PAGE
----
Mikeyo from New Jersey
Smaug March 31, 2021
There are a lot of cooks in the Bologna area and they don't all cook alike, and of course restaurants tend to mess around with recipes- usually by finding ways to add more fat and salt- so there isn't really a "correct" version; some use chicken livers. Personally, I like to go with Hazan's recipe (which surely counts as authentic). It's a tomato based sauce. The things that interest me about it are that it generally avoids umami loading (which has become a bad habit among recipe writers)- onions and meat are not browned, white wine is used rather than red, etc.- and the way the meat is cooked very slowly with milk at the beginning of the recipe. This seems to be a widely misunderstood process; a lot of people do such radical substitutes as adding a bunch of cream at the end of cooking, which produces a completely different effect. The finished sauce shows no obvious sign of containing milk, as the milk proteins combine with meat proteins early on and stay there. As best I recall, Giuliano Bugialli's recipe (my other most trusted source) does include chicken livers. Ragus from farther north are something completely different, being more or less stews with little or no tomato.
M March 29, 2021
If it's not as famous, it can't be as iconic. And if it's overlooked, it's definitely not iconic?

Outside of the prosciutto, very similar to sauces in poor Italian communities where livers were used to bring richness and depth at low cost.

Having finally made the Hazan tomato sauce recipe myself, I find it hard to go back to sauces that start with sauteed garlic and onion. Such a new world of flavour letting a whole union quickly cook in tomatoes.
Smaug March 29, 2021
I don't eat dead chickens so haven't tried this recipe, but a quick reading indicates that the main differences from Hazan's recipe (should anyone lack the book) is the use of high fat ground beef (she recommends lean) and the use of whole rather than chopped sage.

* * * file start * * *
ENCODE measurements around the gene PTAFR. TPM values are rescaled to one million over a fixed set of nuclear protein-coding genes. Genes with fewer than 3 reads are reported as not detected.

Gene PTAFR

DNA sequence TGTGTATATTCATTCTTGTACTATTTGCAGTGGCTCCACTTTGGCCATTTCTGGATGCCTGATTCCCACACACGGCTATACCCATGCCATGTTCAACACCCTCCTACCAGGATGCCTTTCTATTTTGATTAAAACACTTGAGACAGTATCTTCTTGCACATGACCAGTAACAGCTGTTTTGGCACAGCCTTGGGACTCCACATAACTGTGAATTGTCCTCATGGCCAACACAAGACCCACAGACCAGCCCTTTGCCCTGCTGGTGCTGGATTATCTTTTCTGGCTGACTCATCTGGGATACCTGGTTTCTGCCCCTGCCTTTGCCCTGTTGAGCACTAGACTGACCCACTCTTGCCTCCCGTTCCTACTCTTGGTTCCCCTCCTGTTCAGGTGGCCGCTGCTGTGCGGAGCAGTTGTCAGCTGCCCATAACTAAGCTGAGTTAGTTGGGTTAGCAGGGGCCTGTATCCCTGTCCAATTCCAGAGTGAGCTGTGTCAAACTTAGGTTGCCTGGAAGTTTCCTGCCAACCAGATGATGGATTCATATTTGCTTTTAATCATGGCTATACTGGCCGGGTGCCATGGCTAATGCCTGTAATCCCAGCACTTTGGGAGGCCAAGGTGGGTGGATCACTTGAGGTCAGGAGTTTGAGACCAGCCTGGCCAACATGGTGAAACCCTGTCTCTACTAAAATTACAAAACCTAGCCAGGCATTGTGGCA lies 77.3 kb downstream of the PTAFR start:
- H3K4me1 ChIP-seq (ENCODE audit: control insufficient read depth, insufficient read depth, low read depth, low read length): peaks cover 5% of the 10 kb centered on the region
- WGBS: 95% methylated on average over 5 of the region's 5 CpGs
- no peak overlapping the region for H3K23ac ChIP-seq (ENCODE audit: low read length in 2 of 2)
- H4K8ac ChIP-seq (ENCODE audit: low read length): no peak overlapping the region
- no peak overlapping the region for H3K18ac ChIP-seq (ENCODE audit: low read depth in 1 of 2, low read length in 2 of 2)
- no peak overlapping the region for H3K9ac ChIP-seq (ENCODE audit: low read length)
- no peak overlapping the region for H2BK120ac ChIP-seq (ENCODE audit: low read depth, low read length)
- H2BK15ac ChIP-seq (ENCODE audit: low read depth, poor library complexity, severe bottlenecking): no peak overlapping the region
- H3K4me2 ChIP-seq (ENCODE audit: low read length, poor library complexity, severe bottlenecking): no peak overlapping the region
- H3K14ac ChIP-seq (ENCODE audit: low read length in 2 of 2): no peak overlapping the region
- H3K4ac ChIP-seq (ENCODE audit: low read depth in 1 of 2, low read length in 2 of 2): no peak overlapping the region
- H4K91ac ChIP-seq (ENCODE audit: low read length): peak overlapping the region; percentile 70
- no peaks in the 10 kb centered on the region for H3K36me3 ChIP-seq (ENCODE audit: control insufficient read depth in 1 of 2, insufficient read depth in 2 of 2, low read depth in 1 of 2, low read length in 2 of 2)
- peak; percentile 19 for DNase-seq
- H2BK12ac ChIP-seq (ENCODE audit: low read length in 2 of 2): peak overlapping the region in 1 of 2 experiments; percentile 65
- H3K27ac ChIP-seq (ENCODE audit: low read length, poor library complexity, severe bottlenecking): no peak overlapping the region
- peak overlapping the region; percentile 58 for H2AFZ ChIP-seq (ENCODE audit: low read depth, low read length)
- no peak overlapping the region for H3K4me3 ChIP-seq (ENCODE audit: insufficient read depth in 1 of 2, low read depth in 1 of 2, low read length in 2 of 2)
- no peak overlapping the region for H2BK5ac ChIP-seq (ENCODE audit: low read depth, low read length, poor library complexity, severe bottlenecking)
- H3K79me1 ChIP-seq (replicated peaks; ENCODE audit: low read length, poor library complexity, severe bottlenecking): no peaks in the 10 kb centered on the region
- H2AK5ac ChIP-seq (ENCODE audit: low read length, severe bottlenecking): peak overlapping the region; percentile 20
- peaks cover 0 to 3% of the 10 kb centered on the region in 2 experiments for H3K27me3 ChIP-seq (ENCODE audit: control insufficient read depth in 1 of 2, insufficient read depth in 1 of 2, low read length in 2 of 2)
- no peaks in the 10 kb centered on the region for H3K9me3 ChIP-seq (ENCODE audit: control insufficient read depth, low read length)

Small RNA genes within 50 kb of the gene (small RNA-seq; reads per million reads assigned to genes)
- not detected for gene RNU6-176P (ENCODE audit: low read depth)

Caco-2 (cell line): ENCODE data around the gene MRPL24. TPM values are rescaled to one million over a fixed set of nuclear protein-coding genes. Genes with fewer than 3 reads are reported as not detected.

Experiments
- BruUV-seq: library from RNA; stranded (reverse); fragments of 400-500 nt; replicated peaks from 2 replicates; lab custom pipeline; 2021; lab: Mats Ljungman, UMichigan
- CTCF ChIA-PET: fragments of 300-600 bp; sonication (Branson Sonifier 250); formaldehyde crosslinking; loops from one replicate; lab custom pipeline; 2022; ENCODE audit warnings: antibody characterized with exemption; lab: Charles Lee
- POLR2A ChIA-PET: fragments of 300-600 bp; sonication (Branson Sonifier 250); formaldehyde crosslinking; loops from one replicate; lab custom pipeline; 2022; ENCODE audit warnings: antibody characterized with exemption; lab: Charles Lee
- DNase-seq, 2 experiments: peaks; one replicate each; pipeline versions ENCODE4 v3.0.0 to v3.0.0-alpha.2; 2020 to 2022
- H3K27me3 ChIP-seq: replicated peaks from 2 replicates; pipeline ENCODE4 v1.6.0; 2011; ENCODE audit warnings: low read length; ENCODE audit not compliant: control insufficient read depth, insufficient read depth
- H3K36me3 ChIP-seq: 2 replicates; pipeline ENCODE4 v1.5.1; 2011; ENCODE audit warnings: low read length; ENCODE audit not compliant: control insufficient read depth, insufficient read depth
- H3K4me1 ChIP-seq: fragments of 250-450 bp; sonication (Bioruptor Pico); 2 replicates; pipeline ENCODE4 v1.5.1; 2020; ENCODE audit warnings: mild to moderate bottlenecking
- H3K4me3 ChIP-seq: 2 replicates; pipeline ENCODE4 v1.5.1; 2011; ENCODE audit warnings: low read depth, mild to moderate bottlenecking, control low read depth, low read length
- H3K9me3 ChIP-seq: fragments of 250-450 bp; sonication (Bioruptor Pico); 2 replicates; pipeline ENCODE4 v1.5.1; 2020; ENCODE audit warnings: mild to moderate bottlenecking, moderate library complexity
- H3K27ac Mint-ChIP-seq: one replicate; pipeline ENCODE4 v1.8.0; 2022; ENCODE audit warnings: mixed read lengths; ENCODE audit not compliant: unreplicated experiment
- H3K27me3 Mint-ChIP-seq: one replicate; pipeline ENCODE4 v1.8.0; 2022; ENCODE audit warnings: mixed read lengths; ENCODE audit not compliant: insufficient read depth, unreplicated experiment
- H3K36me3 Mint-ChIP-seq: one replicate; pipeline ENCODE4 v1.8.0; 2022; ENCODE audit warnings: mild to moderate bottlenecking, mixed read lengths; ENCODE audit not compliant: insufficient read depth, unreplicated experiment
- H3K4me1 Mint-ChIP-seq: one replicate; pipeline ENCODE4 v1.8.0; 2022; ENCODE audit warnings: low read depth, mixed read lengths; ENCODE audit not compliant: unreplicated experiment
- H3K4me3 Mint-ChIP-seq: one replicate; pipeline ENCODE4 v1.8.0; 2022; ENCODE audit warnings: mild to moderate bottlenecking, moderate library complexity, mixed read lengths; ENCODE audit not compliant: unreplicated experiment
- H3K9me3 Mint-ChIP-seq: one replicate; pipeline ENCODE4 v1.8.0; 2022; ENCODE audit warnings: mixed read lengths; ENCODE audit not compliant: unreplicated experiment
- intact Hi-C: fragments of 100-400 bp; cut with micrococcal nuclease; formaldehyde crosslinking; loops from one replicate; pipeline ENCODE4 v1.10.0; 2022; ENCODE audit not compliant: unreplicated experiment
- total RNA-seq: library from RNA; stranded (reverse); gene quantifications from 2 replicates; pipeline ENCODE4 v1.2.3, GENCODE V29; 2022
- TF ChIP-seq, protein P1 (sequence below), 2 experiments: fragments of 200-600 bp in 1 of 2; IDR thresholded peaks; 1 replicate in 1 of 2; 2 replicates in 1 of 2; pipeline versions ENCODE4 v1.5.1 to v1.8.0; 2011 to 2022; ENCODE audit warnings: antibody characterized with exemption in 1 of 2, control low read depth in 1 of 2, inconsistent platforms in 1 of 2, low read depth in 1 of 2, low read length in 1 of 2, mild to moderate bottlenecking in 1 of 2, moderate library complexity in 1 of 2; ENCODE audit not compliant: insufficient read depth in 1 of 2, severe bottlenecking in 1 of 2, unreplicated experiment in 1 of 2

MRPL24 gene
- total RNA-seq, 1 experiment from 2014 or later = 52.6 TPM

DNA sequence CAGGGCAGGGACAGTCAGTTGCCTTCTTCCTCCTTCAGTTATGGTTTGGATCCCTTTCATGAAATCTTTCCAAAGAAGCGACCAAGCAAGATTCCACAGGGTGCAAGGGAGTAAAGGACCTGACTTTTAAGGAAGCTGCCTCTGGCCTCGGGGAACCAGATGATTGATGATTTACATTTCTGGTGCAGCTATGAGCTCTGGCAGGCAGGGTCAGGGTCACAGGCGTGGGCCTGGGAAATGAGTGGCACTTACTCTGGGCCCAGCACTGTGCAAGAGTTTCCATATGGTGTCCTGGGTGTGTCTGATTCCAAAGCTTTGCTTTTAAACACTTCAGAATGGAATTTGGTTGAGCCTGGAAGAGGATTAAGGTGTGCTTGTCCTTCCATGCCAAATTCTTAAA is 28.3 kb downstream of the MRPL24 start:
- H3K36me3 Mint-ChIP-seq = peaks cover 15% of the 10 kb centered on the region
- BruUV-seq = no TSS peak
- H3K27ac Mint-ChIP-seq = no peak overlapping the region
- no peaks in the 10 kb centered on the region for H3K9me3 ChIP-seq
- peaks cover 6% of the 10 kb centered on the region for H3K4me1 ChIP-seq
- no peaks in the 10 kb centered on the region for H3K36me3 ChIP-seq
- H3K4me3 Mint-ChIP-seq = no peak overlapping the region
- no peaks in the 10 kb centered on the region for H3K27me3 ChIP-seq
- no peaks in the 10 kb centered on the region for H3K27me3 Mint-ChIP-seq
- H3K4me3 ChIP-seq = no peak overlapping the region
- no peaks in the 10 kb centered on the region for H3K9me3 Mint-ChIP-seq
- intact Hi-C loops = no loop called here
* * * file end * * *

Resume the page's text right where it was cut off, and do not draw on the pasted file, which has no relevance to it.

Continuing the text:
M March 29, 2021
(So why bother commenting?)

This recipe seems delicious - I've been seeing a renewed interest in livers lately. Curious to see why the world's returning to organ meat - not that I'm complaining.
Smaug March 29, 2021
Why bother commenting? Because the author has seen fit to change a recipe from a truly great recipe writer; those without access to the original might wonder how and why. I still wonder why.
Mitchell H. March 30, 2021
Actually the recipe in her Essentials of Classic Italian Cooking calls for whole sage leaves and ground chuck.
Smaug March 31, 2021
Interesting- now I wonder why SHE (or her editors) changed it. Of course you can make fairly lean ground chuck, but you need to work at it some.
Mitchell H. March 31, 2021
It's also interesting because the changes in Essentials usually involved reducing fat.
M April 1, 2021
For a second I wondered if I had completely forgotten commenting a second time! But I'm not that M.

I wish our recipe traditions included source + adjustments. Or some differentiation between what's needed, and what's changed for problem solving or whim. Recipes have become so postmodern that the original can be a revelation!